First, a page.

Conservative explains how 'forced birth' laws will kill American women

Conservative explains how 'forced birth' laws will kill American women

Over the years, countless abortion rights activists have warned that overturning Roe v. Wade would create a surge in women dying from illegal and dangerous back-alley abortions, which were common before the U.S. Supreme Court handed down its Roe decision in 1973. But back-alley abortions are by no means the only reason why pregnancies, planned or unplanned, could prove dangerous or fatal for American women now that the High Court, after 49 years, has overturned Roe with its widely protested ruling in Dobbs v. Jackson Women’s Health Organization.

Conservative Washington Post opinion writer Jennifer Rubin, in her July 27 column, lays out some of the many reasons why planned or unplanned pregnancies could become more dangerous for women in the post-Roe United States.

“No health-care provider or researcher on maternal health would ever use the term ‘pro-life’ in reference to the forced-birth movement,” Rubin argues. “We know with great certainty that abortion bans present a serious threat to the lives of women. Indeed, a 2012 study calculated that the risk of death from pregnancy is 14 times that of abortions, which are exceptionally safe thanks to advances in medicine. We also know the risk of death from pregnancy is also three to four times greater for Black women, because of higher rates of poor health and poverty, more limited access to health care and discrimination by health-care providers.”

READ MORE: How the 'unprecedented' Supreme Court leak made efforts to lobby conservatives on Roe 'all but impossible': report

Unlike other pro-choice columns that have been published since the Dobbs decision, Rubin doesn’t focus heavily on illegal or back-alley abortions. Instead, she describes a variety of other reasons why post-Roe “forced birth” will be potentially dangerous for American women, from poverty to lack of health insurance to weak or inadequate maternal care to OB-GYNs who are now afraid to do their jobs.

Amanda Stevenson, an assistant sociology professor at the University of Colorado at Boulder and a leading researcher on abortion bans, projected in a study published last year, based on 2017 data, that if the United States had a nationwide abortion ban, there would be a 21 percent increase in pregnancy-related deaths,” Rubin explains. “Deaths among non-Hispanic Black people would increase 33 percent. In fact, Stevenson shared with me a pre-print version of an update to that study with 2020 data, which shows even worse numbers: A national ban would result in a 24 percent increase in deaths for all women and a 39 percent for non-Hispanic Black women.”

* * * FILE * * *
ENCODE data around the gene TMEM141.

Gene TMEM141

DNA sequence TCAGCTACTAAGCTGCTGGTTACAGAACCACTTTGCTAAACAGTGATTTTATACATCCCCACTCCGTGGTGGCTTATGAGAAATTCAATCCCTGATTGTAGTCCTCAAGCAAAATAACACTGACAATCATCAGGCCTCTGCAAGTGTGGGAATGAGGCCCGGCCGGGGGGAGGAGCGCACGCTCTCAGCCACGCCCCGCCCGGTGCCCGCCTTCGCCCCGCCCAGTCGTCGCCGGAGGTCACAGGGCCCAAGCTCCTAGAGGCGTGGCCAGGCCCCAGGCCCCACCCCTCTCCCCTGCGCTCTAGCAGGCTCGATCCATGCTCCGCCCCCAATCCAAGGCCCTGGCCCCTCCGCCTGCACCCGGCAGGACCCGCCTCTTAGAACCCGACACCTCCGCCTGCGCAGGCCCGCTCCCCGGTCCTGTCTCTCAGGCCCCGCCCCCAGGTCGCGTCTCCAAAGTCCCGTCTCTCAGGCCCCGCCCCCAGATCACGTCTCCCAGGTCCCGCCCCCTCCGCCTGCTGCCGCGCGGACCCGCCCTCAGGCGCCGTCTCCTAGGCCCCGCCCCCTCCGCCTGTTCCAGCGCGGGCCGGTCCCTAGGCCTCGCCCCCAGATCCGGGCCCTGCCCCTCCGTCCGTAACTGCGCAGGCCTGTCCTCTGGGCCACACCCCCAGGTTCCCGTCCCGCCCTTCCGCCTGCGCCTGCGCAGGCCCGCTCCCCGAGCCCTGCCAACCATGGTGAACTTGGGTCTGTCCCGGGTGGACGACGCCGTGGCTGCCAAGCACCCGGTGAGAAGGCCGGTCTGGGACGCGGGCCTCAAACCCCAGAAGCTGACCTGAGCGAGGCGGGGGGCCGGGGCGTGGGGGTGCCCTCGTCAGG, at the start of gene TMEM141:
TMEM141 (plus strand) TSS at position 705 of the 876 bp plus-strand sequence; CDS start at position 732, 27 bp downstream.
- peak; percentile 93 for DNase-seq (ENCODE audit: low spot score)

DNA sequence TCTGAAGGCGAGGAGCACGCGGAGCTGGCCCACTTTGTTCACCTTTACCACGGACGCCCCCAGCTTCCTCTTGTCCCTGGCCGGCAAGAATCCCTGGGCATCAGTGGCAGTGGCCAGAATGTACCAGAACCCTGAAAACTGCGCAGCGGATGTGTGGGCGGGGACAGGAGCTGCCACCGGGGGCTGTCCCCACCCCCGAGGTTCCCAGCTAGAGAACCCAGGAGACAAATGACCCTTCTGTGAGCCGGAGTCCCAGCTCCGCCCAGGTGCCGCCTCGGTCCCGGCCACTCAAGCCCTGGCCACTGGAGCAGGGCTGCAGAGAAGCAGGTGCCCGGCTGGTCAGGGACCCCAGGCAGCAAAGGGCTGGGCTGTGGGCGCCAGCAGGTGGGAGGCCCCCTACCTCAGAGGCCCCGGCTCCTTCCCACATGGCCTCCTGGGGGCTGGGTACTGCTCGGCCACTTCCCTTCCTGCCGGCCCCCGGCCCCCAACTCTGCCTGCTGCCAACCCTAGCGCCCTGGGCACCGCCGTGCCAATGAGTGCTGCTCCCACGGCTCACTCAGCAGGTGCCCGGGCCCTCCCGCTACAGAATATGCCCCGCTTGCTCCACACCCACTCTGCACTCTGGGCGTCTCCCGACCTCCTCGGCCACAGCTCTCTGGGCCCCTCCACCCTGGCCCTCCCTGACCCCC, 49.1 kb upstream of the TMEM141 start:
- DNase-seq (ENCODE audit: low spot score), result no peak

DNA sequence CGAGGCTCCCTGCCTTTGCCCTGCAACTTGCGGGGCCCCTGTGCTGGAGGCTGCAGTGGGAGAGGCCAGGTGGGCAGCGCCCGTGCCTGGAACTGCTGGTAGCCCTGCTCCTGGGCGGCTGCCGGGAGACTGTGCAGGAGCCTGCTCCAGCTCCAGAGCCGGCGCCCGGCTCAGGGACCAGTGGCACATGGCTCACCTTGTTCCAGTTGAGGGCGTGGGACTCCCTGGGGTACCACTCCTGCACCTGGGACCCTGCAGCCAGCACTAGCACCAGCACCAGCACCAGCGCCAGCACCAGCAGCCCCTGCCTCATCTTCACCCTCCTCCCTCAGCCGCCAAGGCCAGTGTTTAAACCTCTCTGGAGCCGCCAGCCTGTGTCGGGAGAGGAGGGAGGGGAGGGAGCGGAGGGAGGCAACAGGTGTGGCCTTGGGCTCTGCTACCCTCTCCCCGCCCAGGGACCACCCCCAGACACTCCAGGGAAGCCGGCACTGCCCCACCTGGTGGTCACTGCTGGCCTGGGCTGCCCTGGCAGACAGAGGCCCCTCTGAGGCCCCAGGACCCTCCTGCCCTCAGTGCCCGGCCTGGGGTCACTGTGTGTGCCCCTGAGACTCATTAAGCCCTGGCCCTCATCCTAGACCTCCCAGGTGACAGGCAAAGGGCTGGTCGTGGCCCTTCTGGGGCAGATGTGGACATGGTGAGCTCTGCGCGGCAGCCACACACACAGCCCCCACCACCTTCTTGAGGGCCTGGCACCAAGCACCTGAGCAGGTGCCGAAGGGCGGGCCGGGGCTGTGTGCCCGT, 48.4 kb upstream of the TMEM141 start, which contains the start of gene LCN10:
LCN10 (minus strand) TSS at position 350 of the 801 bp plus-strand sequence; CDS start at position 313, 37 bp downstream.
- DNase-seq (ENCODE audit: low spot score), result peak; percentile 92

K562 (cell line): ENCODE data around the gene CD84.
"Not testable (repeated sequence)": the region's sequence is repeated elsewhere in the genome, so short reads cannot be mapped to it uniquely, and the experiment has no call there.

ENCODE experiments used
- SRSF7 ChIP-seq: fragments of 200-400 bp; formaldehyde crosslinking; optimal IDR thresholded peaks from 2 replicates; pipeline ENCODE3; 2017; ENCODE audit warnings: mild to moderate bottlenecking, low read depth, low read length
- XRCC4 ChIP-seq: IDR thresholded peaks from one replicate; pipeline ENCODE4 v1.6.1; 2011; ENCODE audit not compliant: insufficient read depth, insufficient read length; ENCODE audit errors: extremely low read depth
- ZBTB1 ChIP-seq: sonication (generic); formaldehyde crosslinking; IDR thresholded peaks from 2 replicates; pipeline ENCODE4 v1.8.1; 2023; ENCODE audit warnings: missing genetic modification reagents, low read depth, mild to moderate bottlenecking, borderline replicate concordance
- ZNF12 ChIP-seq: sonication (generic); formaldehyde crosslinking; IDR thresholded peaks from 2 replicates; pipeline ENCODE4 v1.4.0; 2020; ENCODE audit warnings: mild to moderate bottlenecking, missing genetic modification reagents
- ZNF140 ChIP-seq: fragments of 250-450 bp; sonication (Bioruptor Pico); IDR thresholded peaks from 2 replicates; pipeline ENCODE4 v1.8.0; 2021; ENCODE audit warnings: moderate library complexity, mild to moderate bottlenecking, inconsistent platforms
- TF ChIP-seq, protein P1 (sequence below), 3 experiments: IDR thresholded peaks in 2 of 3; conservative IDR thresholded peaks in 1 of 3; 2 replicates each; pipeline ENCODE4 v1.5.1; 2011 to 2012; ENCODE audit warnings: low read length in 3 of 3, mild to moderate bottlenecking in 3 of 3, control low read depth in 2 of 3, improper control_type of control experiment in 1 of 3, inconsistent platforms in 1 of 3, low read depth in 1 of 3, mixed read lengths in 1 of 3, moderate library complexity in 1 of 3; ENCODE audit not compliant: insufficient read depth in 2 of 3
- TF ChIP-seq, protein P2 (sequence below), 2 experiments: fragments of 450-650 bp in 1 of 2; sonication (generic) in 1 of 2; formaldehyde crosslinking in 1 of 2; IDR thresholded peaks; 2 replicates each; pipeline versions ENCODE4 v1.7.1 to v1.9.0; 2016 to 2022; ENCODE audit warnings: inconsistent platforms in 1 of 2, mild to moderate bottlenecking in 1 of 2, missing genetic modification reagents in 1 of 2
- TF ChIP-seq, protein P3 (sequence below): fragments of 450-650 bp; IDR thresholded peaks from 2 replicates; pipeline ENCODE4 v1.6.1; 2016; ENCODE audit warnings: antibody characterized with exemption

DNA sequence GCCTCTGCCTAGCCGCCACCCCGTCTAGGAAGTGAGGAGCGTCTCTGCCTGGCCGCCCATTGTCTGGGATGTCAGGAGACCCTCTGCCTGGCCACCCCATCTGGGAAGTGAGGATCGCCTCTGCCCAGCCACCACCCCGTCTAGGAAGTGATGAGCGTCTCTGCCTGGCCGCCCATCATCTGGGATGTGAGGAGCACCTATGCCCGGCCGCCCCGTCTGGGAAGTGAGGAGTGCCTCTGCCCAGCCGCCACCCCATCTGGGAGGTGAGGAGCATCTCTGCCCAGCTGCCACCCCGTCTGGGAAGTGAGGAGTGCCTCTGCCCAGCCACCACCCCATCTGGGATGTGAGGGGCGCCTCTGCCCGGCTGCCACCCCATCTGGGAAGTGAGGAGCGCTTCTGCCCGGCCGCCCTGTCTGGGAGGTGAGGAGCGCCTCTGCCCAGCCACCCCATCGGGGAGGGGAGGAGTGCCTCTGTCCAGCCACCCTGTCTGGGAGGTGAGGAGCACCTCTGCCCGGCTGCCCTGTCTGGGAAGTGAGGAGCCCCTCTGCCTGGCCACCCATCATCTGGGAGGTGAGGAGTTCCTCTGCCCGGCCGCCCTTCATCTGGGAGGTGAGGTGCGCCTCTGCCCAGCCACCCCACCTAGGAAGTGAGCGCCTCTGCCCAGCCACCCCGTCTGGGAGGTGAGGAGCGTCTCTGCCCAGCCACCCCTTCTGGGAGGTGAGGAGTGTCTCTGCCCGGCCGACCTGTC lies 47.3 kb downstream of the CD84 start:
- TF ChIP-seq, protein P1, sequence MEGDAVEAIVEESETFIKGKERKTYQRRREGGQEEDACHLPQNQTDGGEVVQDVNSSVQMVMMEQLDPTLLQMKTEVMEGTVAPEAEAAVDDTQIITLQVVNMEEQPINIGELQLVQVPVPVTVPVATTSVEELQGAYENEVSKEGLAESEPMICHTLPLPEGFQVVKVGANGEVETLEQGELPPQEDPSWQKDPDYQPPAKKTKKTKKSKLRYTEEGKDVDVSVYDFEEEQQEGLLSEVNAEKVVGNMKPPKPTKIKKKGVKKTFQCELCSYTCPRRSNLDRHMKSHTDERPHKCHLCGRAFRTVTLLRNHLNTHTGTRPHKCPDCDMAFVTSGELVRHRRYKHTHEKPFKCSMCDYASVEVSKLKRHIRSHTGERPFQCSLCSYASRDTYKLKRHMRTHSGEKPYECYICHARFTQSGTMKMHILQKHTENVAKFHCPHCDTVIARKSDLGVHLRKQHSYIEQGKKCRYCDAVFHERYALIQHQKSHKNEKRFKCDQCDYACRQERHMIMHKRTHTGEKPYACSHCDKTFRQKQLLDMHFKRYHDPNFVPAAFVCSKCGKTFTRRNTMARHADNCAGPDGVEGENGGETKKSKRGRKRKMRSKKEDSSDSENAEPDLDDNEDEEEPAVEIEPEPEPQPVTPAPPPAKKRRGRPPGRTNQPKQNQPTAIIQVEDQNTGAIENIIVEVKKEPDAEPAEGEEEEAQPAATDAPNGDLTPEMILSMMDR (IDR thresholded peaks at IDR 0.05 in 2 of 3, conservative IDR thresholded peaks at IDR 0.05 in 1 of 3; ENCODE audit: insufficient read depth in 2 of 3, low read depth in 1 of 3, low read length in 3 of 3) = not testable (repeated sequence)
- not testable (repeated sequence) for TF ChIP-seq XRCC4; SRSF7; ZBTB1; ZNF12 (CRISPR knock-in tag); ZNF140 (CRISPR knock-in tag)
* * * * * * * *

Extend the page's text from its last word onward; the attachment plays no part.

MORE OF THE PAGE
Rubin continues, “The reasons for the increases in death arise primarily from two factors. First, with more births, we will get more maternal deaths. Second, the composition of the population of women giving birth will include more Black women, who are disproportionately represented in the population of patients seeking an abortion and who are more likely to die from pregnancy. Moreover, the states that seek to ban abortion are the same that rank among the worst in a slew of health indicators — overall health, infant mortality, rates of insurance among low-income women and disparity in health between Blacks and Whites.”

Rubin notes that “many” of the red states that are outlawing abortion now that Roe has been overturned “have not expanded Medicaid.”

READ MORE: Even if Griswold stands, states are likely to ban contraception

“In other words, states looking to force women to have birth have the sickest women and worst health outcomes,” Rubin observes. “The bans will also contribute to more deaths in other ways. If doctors feel compelled to wait until a woman is at immediate risk of death before performing an abortion —

e.g., in cases of ectopic pregnancies or a membrane rupture — there will be more ‘near misses.’ Accordingly, there will more deaths, Stevenson tells me.”

Rubin warns that the post-Roe landscape in the U.S. will also be dangerous for pregnant women who aren’t even seeking abortions.

“Even among women not seeking abortions,” the columnist notes, “the risk of death will increase. The Texas Tribune reports: ‘Abortion-inducing medication is the most common method used by Texans to terminate pregnancies, according to Texas Health and Human Services. But it also has a broad range of other uses in obstetrics and gynecology, according to the U.S. National Institutes of Health, including medical management of miscarriage, induction of labor, cervical dilation before surgical procedures, and treatment of postpartum hemorrhage.’ To the extent doctors worried about criminal liability hesitate to use these drugs, women’s health and lives will be at risk.”

Rubin adds, “In sum, when courts decide that women cannot make critical decisions for themselves and that the impact of abortion on their lives doesn’t matter, they become not only second-class citizens, but are also at greater risk of death. Call it anti-woman or pro-maternal death, but please don’t call the forced-birth movement ‘pro-life.’”

READ MORE: With Roe overturned, Clarence Thomas is now preparing for a full-frontal assault on contraception, gay rights

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